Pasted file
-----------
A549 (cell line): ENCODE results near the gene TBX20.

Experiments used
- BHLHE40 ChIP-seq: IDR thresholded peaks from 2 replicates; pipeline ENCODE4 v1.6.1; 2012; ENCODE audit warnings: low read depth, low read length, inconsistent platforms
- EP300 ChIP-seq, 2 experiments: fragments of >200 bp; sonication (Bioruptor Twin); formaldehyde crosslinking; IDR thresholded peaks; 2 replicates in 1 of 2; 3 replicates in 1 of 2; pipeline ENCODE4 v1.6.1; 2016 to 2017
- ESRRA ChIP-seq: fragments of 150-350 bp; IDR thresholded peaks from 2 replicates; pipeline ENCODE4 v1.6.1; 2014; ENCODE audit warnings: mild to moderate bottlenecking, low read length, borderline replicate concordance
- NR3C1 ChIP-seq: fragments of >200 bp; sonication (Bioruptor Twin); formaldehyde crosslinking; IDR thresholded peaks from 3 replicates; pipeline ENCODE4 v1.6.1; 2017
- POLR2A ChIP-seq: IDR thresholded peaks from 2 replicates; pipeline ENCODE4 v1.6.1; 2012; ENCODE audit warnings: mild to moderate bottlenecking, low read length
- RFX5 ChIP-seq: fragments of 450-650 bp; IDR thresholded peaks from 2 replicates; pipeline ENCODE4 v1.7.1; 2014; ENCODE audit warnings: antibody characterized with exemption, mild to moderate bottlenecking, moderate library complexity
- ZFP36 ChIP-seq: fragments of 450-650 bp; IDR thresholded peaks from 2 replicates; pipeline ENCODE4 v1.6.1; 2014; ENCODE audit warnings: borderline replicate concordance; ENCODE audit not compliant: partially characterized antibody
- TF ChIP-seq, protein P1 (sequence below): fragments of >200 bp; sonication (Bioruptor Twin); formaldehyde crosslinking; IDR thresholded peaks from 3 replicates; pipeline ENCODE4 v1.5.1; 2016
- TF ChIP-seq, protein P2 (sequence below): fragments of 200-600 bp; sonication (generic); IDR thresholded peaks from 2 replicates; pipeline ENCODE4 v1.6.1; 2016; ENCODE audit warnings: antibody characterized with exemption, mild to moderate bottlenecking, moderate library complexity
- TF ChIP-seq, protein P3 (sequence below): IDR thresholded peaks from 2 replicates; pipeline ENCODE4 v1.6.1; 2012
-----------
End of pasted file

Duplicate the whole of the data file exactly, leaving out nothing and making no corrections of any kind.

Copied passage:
A549 (cell line): ENCODE results near the gene TBX20.

Experiments used
- BHLHE40 ChIP-seq: IDR thresholded peaks from 2 replicates; pipeline ENCODE4 v1.6.1; 2012; ENCODE audit warnings: low read depth, low read length, inconsistent platforms
- EP300 ChIP-seq, 2 experiments: fragments of >200 bp; sonication (Bioruptor Twin); formaldehyde crosslinking; IDR thresholded peaks; 2 replicates in 1 of 2; 3 replicates in 1 of 2; pipeline ENCODE4 v1.6.1; 2016 to 2017
- ESRRA ChIP-seq: fragments of 150-350 bp; IDR thresholded peaks from 2 replicates; pipeline ENCODE4 v1.6.1; 2014; ENCODE audit warnings: mild to moderate bottlenecking, low read length, borderline replicate concordance
- NR3C1 ChIP-seq: fragments of >200 bp; sonication (Bioruptor Twin); formaldehyde crosslinking; IDR thresholded peaks from 3 replicates; pipeline ENCODE4 v1.6.1; 2017
- POLR2A ChIP-seq: IDR thresholded peaks from 2 replicates; pipeline ENCODE4 v1.6.1; 2012; ENCODE audit warnings: mild to moderate bottlenecking, low read length
- RFX5 ChIP-seq: fragments of 450-650 bp; IDR thresholded peaks from 2 replicates; pipeline ENCODE4 v1.7.1; 2014; ENCODE audit warnings: antibody characterized with exemption, mild to moderate bottlenecking, moderate library complexity
- ZFP36 ChIP-seq: fragments of 450-650 bp; IDR thresholded peaks from 2 replicates; pipeline ENCODE4 v1.6.1; 2014; ENCODE audit warnings: borderline replicate concordance; ENCODE audit not compliant: partially characterized antibody
- TF ChIP-seq, protein P1 (sequence below): fragments of >200 bp; sonication (Bioruptor Twin); formaldehyde crosslinking; IDR thresholded peaks from 3 replicates; pipeline ENCODE4 v1.5.1; 2016
- TF ChIP-seq, protein P2 (sequence below): fragments of 200-600 bp; sonication (generic); IDR thresholded peaks from 2 replicates; pipeline ENCODE4 v1.6.1; 2016; ENCODE audit warnings: antibody characterized with exemption, mild to moderate bottlenecking, moderate library complexity
- TF ChIP-seq, protein P3 (sequence below): IDR thresholded peaks from 2 replicates; pipeline ENCODE4 v1.6.1; 2012